Lettie Burd Cowman was born on March 3, 1870, in Afton, Iowa to Isaac and Margaret Burd. She met her future husband, Charles Cowman, a young telegraph operator at the age of 13. Six years later, on June 8, 1889, they were married. Charles was also one of the co-founders of The Oriental Missionary Society. Lettie and Charles lived in Glenwood Springs, Colorado, for the first year of their marriage. After living there for a year, the high altitude of the Rocky Mountains caused Lettie to become very ill. They were forced to move back to Chicago, where they lived for the next 10 years. While there,

The Cowmans left the United States to work as missionaries in Japan on February 1, 1901, where they worked with Juji Nakada, a friend they met at their church in Chicago. In 1902. Soon after  Ernest Kilbourne, a friend from work at the telegraph office joined them to help with the growing ministry. That same year Kilbourne started a monthly publication called Electric Messages. And that is when Lettie started writing and submitting monthly reports of the work being accomplished.

As Lettie watched her husband’ suffer due to declining health she wrote Streams in the Desert her bestseller a daily devotional based on her hardships and her experiences of fellowship with God. Each daily section contained a Bible passage and a quote from another author. Cowman often stated, “I did not write Streams. God gave me Streams.” After Charles’ death in September 1924, Lettie found a note addressed to her in his Bible, stating, “Go on with my unfinished task.” Despite her grieving that following year she wrote Missionary Warrior, a biography of Charles Cowman’s life. In writing this, she hoped that “a worldwide crusade [would] be launched to reach every living member of this generation with the gospel.”

In the midst of her new writing career, Lettie served as President of OMS as her first priority. She was determined to carry out the Every Creature Crusade (now known as Every Community for Christ), which Charles started in Japan as the Great Village Campaign. This crusade marked one of the last great evangelistic efforts in Europe before Nazi Germany took control. Over the course of five years, the total evangelical church membership doubled. In the fall of 1949, Lettie resigned as President of OMS. However, the mission’s book department and crusade department were released to form another corporation of which she accepted the presidency for the new corporation under two names: Cowman Publications, Inc. and World Gospel Crusades.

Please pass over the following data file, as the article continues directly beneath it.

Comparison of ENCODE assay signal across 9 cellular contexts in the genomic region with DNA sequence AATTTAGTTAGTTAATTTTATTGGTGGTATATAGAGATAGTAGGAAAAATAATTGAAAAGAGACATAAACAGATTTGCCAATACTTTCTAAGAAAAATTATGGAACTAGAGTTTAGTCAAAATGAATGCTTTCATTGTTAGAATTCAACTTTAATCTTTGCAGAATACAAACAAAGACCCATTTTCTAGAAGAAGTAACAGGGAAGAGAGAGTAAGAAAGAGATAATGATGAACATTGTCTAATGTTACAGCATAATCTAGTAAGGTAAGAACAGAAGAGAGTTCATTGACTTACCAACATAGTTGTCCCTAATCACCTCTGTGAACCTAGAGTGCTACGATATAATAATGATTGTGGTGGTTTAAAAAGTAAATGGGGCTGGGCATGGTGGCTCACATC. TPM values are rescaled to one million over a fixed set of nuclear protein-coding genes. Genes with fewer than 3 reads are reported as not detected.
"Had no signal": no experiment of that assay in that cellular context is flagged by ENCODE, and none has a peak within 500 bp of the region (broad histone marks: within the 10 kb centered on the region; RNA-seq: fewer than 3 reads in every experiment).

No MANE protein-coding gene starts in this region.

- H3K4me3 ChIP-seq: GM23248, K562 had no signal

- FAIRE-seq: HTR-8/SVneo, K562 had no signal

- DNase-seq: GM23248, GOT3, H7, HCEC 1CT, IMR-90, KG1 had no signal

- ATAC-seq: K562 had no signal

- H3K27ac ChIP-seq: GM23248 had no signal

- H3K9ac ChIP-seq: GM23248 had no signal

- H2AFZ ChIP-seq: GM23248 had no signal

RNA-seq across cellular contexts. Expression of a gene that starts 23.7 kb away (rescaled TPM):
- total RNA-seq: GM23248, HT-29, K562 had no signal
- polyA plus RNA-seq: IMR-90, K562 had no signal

Lettie became very ill in September 1957 at the age of 87. Three years later, she died on Easter Sunday, April 17, 1960.

The Cowmans, Nakada, and Kilbourne are considered the four cofounders of the Oriental Missionary Society.


  1. Cowman, Lettie B., Missionary Warrior, OMS International, Inc., 1989.
  2.  Erny, Edward & Esther, No Guarantee But God, OMS International, Inc., 2000.
  3.  Pearson, B.H., The Vision Lives, OMS International, Inc., 1982.
  4. Accessed Wikipedia.org 16 April 2022.


1695Sor Juana Inés de la Cruz, one of Latin America’s most renowned female thinkers died in Mexico City. She wrote secular and religious plays and poetry—in Latin, Nahuatl, and Spanish.

1713William Law is suspended from his pulpit for non-conformist views. He became famous as the author of A Serious Call to a Devout and Holy Life, but his book Power of the Spirit will be more evangelical.

1937 – The first day without missionary support, the little Wallamo church found itself having to stand on its own feet. “We knew God was faithful,” wrote missionary Raymond Davis, “that he was able to preserve what he had begun among the Wallamos. But still, we wondered—if we ever come back, what will we find?”

1947Harold John Ockenga, Charles E. Fuller, and Wilbur Smith meet to discuss founding an evangelical seminary, one of the crucial meetings and contacts led to the establishment of Fuller Theological Seminary.

Accessed ChristianHistoryInstitute.org and Rhemalogy.com 16 April 2022.


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